In a judgement of major significance for the commercial mortgage backed securities (CMBS) market, the High Court has ordered a negligent valuer to pay €32 million damages to a CMBS issuer. This is the first time a CMBS-related valuation negligence claim has been before the English courts.


In 2005, Credit Suisse made a loan in reliance on Colliers International (UK) plc’s (Colliers) €135 million valuation of a commercial property in Germany. The senior tranche was then largely securitised and transferred to Titan Europe 2006 plc (Titan) as part of a €1 billion securitisation.

The tenant of the property subsequently became insolvent and vacated, and the property’s value plummeted.

Titan claimed that Colliers had been negligent when it prepared the valuation and as a result the property had been overvalued and Titan had suffered a loss when it acquired the senior tranche.


1. The true value of the property at the time of the valuation was €103 million

After a careful review of the expert evidence on both sides the judge determined that the appropriate valuation was €103 million and then allowed a 15% margin for error (Colliers had contended that an appropriate margin should have been 20%). He found that Colliers’s valuation was outside this margin for error, in large part because it had failed to give sufficient weight to the fact that the property was likely to attract poor demand because it was very large, old and built to the needs of the current tenant’s particular business, and held that Colliers had therefore been negligent. He awarded Titan €32 million, being the difference between Titan’s €135 million valuation and the judge’s finding that €103 million was an appropriate valuation.

2. The issuer suffered loss

Colliers argued that as a non-recourse issuer of notes, Titan had suffered no loss and was the wrong claimant. Economically, it was not disputed that it was the noteholders who had suffered loss as a result of the drastic reduction in value of the underlying property. However, the judge held that the non-recourse nature of the notes was irrelevant: Titan suffered a loss the moment it purchased the senior tranche because it paid more than the senior tranche was worth. It was held that it was essential to Titan’s ability to bring a claim that it could show that it was contractually obliged to distribute any sums received following judgement to the noteholders under the waterfall in the Cash Management Agreement. The judge was at pains to emphasise that the decision was based on the facts of this particular case.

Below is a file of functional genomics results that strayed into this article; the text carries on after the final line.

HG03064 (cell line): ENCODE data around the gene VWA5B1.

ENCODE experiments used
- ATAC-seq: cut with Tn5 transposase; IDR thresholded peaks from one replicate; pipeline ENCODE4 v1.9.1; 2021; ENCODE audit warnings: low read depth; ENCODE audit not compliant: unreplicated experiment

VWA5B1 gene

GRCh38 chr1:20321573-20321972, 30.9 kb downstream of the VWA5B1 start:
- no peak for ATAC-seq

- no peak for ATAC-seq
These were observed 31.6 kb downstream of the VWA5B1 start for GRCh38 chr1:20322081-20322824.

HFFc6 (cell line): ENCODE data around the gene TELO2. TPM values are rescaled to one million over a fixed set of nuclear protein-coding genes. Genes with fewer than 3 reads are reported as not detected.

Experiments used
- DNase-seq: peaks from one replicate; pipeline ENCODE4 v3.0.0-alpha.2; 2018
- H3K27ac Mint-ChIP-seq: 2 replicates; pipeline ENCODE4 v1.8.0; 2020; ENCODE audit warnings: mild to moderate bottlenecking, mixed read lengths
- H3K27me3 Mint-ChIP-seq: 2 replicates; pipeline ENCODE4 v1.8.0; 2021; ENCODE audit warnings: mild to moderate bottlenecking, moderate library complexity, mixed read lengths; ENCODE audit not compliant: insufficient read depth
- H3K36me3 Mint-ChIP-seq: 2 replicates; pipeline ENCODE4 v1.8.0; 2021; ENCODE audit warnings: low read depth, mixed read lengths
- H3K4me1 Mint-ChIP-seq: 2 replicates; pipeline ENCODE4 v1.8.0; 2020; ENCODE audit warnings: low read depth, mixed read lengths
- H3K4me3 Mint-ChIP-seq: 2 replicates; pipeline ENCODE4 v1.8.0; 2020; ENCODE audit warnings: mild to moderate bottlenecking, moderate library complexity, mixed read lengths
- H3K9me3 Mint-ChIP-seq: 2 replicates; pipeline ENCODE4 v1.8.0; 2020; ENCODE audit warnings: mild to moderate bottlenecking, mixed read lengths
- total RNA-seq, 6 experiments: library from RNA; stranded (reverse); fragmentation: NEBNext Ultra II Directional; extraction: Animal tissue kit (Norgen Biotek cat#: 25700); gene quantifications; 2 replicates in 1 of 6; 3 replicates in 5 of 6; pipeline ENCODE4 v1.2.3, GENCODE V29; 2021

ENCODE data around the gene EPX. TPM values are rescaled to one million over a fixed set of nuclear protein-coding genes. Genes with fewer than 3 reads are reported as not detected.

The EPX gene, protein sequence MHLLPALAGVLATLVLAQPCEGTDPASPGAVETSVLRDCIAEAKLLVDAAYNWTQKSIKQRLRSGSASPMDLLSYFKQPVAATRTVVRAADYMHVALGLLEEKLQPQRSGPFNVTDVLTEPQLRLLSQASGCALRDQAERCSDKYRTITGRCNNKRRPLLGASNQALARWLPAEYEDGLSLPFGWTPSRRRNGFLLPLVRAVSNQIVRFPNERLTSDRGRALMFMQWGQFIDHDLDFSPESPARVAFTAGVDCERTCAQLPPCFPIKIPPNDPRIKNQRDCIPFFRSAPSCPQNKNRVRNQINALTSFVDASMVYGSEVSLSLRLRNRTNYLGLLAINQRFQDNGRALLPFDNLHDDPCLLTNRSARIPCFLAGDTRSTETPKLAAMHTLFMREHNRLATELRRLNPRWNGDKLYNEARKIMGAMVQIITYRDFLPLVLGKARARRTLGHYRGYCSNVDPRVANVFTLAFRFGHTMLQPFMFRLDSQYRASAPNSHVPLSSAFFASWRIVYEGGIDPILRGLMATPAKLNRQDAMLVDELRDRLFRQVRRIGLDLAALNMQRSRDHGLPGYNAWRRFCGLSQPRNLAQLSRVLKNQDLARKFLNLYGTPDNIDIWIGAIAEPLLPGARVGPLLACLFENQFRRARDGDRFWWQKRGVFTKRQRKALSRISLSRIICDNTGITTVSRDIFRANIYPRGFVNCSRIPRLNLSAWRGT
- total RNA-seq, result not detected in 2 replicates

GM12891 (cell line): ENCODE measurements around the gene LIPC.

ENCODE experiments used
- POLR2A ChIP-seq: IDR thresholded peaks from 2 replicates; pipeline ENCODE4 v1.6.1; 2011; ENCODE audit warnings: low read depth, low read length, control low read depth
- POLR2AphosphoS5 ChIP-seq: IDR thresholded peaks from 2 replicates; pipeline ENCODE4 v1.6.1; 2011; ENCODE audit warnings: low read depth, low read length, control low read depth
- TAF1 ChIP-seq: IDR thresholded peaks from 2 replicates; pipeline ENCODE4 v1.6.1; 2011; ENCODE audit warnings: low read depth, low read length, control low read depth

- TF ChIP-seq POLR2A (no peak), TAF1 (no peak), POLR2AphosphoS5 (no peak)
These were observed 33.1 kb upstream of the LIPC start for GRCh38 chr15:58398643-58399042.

Operators in the CMBS market have been waiting for a judgement on this issue for a long time. It has always been a point of some interest that there have been no actions against valuers in the courts (successful or otherwise) in the aftermath of the intense lending activity and subsequent loan/real estate crash from 2008 onwards.

It is understood that Colliers intend to seek leave to appeal to the Court of Appeal. Given how much is at stake for valuers and insurers, this is perhaps not surprising. The grounds of appeal are likely to focus on the decision in relation to whether the issuer was the correct claimant and had in fact suffered loss.

In any event, given the potentially significant ramifications of this judgement, the industry (and the legal community) would benefit from the analysis of the Court of Appeal.